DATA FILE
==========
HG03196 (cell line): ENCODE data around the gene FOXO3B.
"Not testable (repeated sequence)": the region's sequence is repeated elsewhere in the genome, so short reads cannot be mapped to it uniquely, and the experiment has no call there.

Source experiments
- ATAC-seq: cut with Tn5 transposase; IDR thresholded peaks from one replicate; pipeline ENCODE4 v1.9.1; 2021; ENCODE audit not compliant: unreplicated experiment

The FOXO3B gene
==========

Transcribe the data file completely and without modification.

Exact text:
HG03196 (cell line): ENCODE data around the gene FOXO3B.
"Not testable (repeated sequence)": the region's sequence is repeated elsewhere in the genome, so short reads cannot be mapped to it uniquely, and the experiment has no call there.

Source experiments
- ATAC-seq: cut with Tn5 transposase; IDR thresholded peaks from one replicate; pipeline ENCODE4 v1.9.1; 2021; ENCODE audit not compliant: unreplicated experiment

The FOXO3B gene